If you are 70 ½ years of age or older and have an IRA account, you may be able take advantage of rolling over up to $100,000 directly to a charitable entity, such as Bread for the World Institute. A rollover cannot be counted as a charitable gift for income tax purposes, but it does fulfill your obligation to withdraw funds from your IRA. If you don’t itemize your tax return, you are still eligible to support Bread for the World Institute in this way. A charitable IRA rollover may also be helpful to your heirs since IRA accounts can be subject to taxation.
For more information about making gifts of stock, charitable gift annuities, or the charitable IRA rollover, please contact Vince Mezzera at firstname.lastname@example.org or 800-882-7323, ext. 1128.
Rebuilding for Resilience, the third in a series of three new videos produced by Bread for the World Institute, shows how emergency assistance, in places like Yemen, Somalia and Nigeria, saves lives every day. The video also demonstrates how investments in development can help prevent or minimize the impact of future crises.
To watch this and the two previous Hunger Report videos, visit hungerreport.org. The Hunger Reports series is based on the award-winning 2017 Hunger Report: Fragile Environments, Resilient Communities, published by Bread for the World Institute.
By Robin Stephenson
Tucked in the corner of the parking lot at Holy Trinity Catholic Church in Beaverton, Oregon, a tiny pantry serves some very big needs in the community. In 2016, the Food Closet provided over 23,000 Oregonians with emergency food.
Recently, Bread leaders in the Archdiocese of Portland invited some of the staff of Sen. Jeff Merkley (D-Ore.) and Rep. Suzanne Bonamici (D-Ore.-01) to tour the pantry. They wanted to show the impact proposed federal budget cuts to programs like Supplemental Nutrition Assistance Program (SNAP) would have on local churches and families experiencing hunger. In August, Jagjit Nagra, Alexa Damis-Wulff, and Brian Plinski saw first-hand how churches are on the front lines of the fight against hunger.
“I’m no policy expert,” said Al Schmitt, who manages the pantry, to the three congressional staffers. “I just know the need, and you’ve got people barely hanging on.”
The Food Closet is open three days a week from 10:00 a.m. to 12:30 p.m. Church volunteers serve an average of 8 families every 30 minutes. In addition, Holy Trinity and four other churches run a backpack program that provides nutritious food to qualified students in 12 schools.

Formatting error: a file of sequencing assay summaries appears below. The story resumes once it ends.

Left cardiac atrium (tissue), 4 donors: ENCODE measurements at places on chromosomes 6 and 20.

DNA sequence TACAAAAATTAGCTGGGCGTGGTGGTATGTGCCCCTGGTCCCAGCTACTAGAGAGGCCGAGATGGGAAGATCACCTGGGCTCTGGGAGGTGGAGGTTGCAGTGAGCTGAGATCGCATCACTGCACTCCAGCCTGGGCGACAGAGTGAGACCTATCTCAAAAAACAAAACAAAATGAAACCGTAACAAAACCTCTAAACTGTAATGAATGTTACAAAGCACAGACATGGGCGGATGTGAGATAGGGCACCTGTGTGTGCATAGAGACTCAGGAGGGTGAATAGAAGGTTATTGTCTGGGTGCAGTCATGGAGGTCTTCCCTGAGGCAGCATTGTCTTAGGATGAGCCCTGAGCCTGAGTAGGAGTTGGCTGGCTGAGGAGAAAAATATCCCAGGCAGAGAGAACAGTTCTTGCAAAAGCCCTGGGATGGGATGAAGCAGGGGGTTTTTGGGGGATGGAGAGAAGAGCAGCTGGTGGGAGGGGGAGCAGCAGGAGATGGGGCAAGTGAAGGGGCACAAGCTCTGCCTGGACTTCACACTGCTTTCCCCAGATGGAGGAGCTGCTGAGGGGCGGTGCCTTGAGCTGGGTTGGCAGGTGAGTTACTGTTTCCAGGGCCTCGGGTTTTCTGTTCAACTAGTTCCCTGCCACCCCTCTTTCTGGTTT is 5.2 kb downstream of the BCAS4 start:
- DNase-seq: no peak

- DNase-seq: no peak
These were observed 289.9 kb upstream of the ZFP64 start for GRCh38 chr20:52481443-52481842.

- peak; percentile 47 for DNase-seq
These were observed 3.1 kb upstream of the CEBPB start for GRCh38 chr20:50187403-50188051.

Hunger and the demand for food have grown during Schmitt’s tenure as pantry manager. “We have seen an average 10 to 12 percent annual increase in the number of people we serve in each of the past five years,” he said.
About half of the clients need both SNAP and the food pantry to get by until they get back on their feet. Many, he said, have jobs but they just don’t make enough to cover the cost of living. The number of seniors on a fixed income, not able to afford both high rents and food, are frequenting the pantry in greater numbers.
Eileen Sleva, who coordinates social justice ministries at Holy Trinity, set up the tour because she is deeply concerned about cuts to the safety net, including a proposed $150 billion cut to the SNAP program.
“We are doing our part to address hunger in Beaverton,” she said. “The church — our resources and volunteers — can only stretch so far. Cuts would mean families would go hungry.”
Roman Catholics from Oregon sent more than 1,000 letters to their members of Congress. They urged the lawmakers to prioritize the most vulnerable people as they make funding choices in the federal budget.
Schmitt stressed that we all need to do our part to help vulnerable families with few choices and even fewer resources. Leaning against a tower of boxes of food that would soon be transferred into hundreds of backpacks, he ended the tour with a question to the congressional staff: “Every day these families deal with their own Hurricane Harvey,” he said. “If you cut more now, where are they going to go?”
Robin Stephenson is senior manager of social media at Bread for the World.
Feed the Future, launched in 2010, grew out of the U.S. response, led by President George W. Bush, to the 2007-2008 global food price crisis. Prices of basic foods doubled or tripled in some countries and pushed an additional 150 million people into hunger and malnutrition.